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The Ayurvedic Perspective Of Makar Sankranti

India is a place of festivals. All of these festivals are joyfully observed by us Indians. According to the current calendar, there are three seasons per year according to Ayurveda’s six Rutus (seasons), which are explained by grouping every two Rutus together. The ceremonies and delicious foods linked with these celebrations vary slightly depending on the state and local customs observed there. If we state that we practically have a festival every month, it won’t sound inflated. For instance, we celebrate the Ganpati celebration, which is related to Modak in Varsha Rutu (the monsoon), Dussehra, Kojagri Pournima, and Sharad Rutu (the heat of October), during which we have flavoured milk that has been chilled by the moonlight. Then comes Diwali, when we indulge in a variety of sweet and savoury dishes that are fried, baked, and roasted and are all delicious and healthful (beginning of winter). The New Year also ushers in Makar Sankranti and Shishir Rutu (peak of winter). Let us have a look at the Ayurvedic perspective of Makar Sankranti.

Now, one could be wondering why there are so many festivals and other events throughout the year. Our ancestors must have had things to do, right? Others may claim that they just relished every moment of their lives, gathering frequently with family, and occasionally indulging in a variety of delectable delicacies. Wow, what a life! Others would claim that they didn’t have many amusing activities or people to spend time with, thus these were the ways to have fun. Well, these things might be partially true, but our forefathers were fairly wise. Fun times and gatherings make life happier, reduce stress from work and other sources, and bring greater joy than sending virtual wishes to loved ones.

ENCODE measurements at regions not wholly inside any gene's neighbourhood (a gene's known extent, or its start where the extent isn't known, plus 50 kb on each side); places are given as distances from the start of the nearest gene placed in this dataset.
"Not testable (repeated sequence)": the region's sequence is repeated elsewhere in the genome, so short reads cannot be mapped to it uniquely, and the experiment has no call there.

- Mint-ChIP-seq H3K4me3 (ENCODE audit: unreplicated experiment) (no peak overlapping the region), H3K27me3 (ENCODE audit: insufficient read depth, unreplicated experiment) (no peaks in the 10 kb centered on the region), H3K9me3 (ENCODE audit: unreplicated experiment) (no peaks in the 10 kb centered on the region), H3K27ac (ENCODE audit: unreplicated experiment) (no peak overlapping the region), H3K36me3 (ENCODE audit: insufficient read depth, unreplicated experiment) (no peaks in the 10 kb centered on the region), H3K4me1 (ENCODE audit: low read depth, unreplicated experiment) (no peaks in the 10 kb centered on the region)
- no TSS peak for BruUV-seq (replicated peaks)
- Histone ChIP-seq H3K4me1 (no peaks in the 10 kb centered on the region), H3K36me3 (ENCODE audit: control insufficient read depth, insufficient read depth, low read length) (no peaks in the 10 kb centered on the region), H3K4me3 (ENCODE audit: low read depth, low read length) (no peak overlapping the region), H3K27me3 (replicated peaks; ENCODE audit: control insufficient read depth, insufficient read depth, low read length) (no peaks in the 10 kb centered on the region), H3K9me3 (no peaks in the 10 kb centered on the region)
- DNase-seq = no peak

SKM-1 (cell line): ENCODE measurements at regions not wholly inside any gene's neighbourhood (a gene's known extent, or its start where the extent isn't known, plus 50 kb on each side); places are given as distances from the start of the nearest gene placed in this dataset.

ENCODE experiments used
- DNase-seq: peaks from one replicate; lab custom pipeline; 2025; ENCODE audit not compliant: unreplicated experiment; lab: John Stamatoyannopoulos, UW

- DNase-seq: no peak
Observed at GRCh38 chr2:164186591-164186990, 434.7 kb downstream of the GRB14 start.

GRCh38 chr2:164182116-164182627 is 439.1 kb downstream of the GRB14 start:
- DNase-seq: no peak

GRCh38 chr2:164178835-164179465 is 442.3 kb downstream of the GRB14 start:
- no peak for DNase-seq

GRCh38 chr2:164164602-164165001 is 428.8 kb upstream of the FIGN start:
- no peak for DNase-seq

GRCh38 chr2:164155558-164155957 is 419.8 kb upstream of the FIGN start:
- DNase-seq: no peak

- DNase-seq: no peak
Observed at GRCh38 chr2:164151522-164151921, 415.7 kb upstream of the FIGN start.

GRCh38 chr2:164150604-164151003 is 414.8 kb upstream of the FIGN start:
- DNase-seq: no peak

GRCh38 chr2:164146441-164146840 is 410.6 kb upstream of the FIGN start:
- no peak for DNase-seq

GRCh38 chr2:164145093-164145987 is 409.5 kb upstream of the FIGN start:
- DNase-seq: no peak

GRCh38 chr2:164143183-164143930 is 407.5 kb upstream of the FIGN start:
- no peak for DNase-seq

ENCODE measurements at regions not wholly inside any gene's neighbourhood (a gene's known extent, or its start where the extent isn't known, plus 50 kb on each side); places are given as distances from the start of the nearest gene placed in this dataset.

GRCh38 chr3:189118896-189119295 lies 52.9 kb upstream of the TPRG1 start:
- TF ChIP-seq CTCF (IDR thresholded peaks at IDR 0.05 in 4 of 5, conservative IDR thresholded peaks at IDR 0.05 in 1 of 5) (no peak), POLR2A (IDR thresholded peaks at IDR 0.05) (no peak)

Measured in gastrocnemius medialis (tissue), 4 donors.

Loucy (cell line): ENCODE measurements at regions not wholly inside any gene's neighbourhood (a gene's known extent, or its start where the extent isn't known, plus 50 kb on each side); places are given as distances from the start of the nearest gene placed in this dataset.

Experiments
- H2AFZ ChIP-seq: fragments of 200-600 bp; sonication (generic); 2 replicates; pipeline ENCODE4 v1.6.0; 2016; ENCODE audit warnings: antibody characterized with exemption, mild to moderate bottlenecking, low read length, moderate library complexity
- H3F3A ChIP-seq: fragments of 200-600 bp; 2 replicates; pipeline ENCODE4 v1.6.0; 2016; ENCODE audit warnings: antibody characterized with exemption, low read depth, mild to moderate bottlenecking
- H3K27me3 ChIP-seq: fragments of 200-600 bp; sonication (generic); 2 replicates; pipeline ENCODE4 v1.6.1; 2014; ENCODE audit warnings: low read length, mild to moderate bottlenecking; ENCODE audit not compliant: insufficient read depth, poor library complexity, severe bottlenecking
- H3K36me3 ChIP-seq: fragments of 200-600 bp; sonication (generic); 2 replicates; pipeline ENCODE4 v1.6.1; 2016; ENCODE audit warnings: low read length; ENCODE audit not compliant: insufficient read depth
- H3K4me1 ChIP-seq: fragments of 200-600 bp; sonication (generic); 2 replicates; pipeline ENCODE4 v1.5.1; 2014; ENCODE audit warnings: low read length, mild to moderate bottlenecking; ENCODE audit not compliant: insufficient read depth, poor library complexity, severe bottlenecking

The Ayurvedic Perspective Of Makar Sakranti
The Ayurvedic Perspective Of Makar Sakranti

The primary objective of the foods served during festivals is to adjust one’s diet in accordance with the Rutu (season), as the Agni and Dosha levels in the body change with the season and the climate. 

The ingredients used to make the specific delicacy are a sign that these ingredients and others with comparable qualities should be consumed during this season and employed in a variety of recipes (Seasonal regimen). These dietary adjustments preserve the body’s Dosha Dhatu equilibrium and shield it against typical seasonal illnesses.

Every year,

Makar Sankranti

is primarily observed on January 14, when the weather (Shishir Rutu) is bitterly cold and the digestive fire in the body is most stoked. The body and nature both have a strong Vata Dosha influence. The body needs heat and oleation, and its skin and hair appear dull and lifeless.

So now for the special treats: Niger seeds, sesame seeds, dry coconut, and peanuts are used to make chutneys and are also used to make various preparations. Sweets like Til Gul Ladoo or Chikki (a preparation made with sesame seeds, jaggery, and crushed peanuts) and Gulachi poli (a flat wheat bread or Roti stuffed with jaggery, sesame seeds, and crushed peanuts) are also used. Kheer made from dry dates and other dry fruits is another wonderful delight.

This is the time of year when crops like Indian jujube fruits (bor/ber) and vegetables including beans, peas, green grams, carrots, radish, Bajra, and sugarcane are harvested. Women host informal get-togethers at their homes where they exchange these treats and foods as a sign of affection and well-being. People fly kites, which fosters social connection and affection (Sneha). Sneha lessens Vata in the body and negative emotions among people, allowing them to maintain relationships and transmit joy.

Bhogi, which is the day before Makar Sankranti, is when a mixed vegetable dish is made with all of the aforementioned vegetables and is then spiced up with peanut and Niger seeds. Sesame seeds and baked Bajra Roti are offered with this.

All of these foods are Snigdha in character (here, Snigdha refers to the presence of oil content), hot in potency, and difficult to digest, which care for the kindling Agni and keep the Tridoshic balance intact. These meals enhance Pitta (heat) in the body while calming Vata and Kapha. Being Snigdha makes the body glow from the inside out, nourishes it, fortifies the bones, and saves energy for the following year. They also give the skin, nails, bones, joints, and hair lustre, nutrients, and a glow. You can stay active and avoid joint pain issues by maintaining strong bones and joints. You could sum it up by calling it a winter superfood power bundle.

Birla Ayurveda wishes you a very Happy Makar Sankranti! Use the Ayurvedic perspective of Makar Sankranti, natural seasonal foods, and local foods to be active, happy, and healthy. Also, Til Gul Ghya God God Bola, as it is said in Marathi.

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